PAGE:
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How Video Games Help Kids Talk About and Process Trauma

How Video Games Help Kids Talk About and Process Trauma

Sometimes video games get a bad rap, but when used in moderation, video games can have a lot of advantages for kids. 

WomenSafe's Child Therapist, Danielle, uses video game therapy when in session with kids aged 8 to 16. "It helps them process intense feelings," Danielle said. "As long as their hands are moving, their mouths are moving."

According to an ESA research study, 42% of Americans play video games regularly either through gaming consoles, their phones, or on the computer. As long as video game play is done in moderation, research shows that it helps with relaxation and problem-solving skills. 

For WomenSafe clients in Danielle's care, world-building games, such as Minecraft and Disney's Infinity, is a good way for the kids to build their "perfect world" while talking about the trauma of their current home life. This is an effective method for kids to talk about something that may feel uncomfortable while doing something they enjoy.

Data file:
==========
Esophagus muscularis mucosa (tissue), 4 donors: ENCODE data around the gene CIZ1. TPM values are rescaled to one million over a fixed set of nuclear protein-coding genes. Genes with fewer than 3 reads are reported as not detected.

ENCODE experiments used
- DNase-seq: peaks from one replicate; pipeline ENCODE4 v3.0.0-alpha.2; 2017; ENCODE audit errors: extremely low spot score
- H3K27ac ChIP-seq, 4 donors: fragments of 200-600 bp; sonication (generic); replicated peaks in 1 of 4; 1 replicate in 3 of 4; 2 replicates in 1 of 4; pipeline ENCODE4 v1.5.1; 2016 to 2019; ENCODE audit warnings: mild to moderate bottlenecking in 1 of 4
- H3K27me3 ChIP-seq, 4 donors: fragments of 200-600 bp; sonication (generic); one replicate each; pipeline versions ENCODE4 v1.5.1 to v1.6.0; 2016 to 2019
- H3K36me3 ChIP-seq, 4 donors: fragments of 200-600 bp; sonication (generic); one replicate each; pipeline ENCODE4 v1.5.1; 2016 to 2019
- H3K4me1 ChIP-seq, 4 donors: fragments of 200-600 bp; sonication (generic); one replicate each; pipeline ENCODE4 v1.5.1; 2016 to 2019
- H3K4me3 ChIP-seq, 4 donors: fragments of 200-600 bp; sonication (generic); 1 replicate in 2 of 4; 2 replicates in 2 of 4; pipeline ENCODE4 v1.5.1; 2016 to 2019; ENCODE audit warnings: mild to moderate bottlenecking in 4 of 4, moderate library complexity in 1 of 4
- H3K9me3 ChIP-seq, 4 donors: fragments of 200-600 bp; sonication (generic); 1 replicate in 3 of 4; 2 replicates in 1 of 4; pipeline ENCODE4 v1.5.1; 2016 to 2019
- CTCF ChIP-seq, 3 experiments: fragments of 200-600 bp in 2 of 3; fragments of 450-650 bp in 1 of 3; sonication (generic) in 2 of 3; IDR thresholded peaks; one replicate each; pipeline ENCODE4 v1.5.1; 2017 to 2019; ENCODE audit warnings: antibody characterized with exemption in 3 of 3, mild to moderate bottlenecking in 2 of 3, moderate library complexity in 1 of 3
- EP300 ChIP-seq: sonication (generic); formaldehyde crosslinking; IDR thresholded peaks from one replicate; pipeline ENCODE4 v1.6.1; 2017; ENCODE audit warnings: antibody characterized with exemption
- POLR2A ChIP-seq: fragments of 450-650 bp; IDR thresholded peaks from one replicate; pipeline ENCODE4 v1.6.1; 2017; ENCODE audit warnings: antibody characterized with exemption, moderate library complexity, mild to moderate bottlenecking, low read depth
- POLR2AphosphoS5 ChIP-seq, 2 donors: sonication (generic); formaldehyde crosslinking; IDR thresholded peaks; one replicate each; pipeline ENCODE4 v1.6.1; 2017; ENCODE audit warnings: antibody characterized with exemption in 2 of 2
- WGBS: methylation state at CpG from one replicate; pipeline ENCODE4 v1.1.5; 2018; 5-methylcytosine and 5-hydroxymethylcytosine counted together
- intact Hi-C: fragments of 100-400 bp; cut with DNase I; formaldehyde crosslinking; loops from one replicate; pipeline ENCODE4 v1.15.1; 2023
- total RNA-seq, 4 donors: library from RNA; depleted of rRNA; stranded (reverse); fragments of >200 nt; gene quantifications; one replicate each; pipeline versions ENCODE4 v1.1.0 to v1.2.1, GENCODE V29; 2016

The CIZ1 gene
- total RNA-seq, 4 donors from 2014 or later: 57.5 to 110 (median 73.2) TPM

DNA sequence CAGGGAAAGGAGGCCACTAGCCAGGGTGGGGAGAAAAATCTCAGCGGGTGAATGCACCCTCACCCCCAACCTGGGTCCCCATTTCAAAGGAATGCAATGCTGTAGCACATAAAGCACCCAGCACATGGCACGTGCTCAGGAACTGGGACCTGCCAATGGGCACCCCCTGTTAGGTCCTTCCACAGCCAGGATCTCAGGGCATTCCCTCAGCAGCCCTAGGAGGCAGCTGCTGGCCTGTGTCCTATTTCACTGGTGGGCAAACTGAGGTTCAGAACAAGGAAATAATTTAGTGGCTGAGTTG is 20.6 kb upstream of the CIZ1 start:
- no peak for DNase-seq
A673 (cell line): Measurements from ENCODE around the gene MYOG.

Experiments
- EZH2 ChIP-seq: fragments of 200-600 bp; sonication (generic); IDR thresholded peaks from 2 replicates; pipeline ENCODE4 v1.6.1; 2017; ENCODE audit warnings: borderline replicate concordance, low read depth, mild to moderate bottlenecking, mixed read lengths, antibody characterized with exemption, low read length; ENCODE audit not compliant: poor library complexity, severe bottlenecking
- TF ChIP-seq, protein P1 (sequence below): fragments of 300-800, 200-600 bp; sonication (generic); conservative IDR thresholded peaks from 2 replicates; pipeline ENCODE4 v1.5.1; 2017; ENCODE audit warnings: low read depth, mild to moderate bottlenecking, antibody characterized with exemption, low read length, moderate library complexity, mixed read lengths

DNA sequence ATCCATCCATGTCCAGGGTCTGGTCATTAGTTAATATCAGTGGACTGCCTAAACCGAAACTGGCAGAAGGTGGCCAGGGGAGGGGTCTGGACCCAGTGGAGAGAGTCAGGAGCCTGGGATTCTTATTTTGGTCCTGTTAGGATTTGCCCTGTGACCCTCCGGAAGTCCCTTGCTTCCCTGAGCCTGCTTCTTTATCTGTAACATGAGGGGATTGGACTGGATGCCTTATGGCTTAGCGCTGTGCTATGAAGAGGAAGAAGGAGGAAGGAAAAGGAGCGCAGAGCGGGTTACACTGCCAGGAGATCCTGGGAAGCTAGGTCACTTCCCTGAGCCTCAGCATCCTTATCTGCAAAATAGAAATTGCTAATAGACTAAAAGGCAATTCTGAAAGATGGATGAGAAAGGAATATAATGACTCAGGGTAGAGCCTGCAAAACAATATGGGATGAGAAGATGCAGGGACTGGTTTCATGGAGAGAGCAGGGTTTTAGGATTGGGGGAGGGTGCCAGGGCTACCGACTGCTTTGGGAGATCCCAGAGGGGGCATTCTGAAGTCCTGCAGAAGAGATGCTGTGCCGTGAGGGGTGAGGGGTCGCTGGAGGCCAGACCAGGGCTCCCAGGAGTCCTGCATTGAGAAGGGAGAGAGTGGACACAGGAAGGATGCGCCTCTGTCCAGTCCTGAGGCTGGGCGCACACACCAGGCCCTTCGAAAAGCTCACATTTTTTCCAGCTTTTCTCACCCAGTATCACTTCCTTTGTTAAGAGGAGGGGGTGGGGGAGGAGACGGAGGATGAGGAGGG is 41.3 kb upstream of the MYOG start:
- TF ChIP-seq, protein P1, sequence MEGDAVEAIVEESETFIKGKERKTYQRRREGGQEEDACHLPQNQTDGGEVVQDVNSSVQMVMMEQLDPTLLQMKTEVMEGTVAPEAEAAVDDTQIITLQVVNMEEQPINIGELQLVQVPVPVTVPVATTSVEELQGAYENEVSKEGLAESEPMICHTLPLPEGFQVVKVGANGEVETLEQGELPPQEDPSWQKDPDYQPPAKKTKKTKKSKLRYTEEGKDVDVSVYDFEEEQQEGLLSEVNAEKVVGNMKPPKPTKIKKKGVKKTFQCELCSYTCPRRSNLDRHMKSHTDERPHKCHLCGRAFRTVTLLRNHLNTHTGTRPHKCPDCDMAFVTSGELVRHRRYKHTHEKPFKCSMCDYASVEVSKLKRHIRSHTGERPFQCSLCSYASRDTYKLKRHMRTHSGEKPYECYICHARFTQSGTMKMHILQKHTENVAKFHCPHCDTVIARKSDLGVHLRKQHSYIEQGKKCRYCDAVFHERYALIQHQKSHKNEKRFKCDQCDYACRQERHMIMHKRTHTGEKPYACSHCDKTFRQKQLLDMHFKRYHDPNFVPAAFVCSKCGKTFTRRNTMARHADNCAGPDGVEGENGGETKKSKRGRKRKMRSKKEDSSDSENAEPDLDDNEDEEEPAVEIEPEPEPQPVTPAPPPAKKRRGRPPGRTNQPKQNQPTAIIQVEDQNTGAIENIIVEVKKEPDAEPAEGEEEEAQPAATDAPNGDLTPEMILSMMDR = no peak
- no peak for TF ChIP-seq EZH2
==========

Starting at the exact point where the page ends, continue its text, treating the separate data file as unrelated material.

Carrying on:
WomenSafe offers non-violent games for gaming consoles like X-Box 360 and Nintendo Wii. When the Coronavirus pandemic started in March, Danielle had to think of alternative games to use while talking with kids through tele-therapy sessions on Zoom. A site called scribble-io became a favorite, in which kids could draw (similar to Pictionary) to help process their feelings. 

Playing video games as therapy can enhance kids' social skills and teaches them important lessons about teamwork, all while in a safe environment. "When we're playing a game together, they have to verbalize what they want me to do," said Danielle. This can help kids come out of their shells and learn how to express their feelings, including anger and frustration.

Do all video games carry these advantages for kids? Of course not. But it's important to remember that monitoring time spent and specific games played can help kids, and their mental health states, in the long run. 

To learn more about psychotherapy and video games, check out this research conducted by the American Psychological Association.

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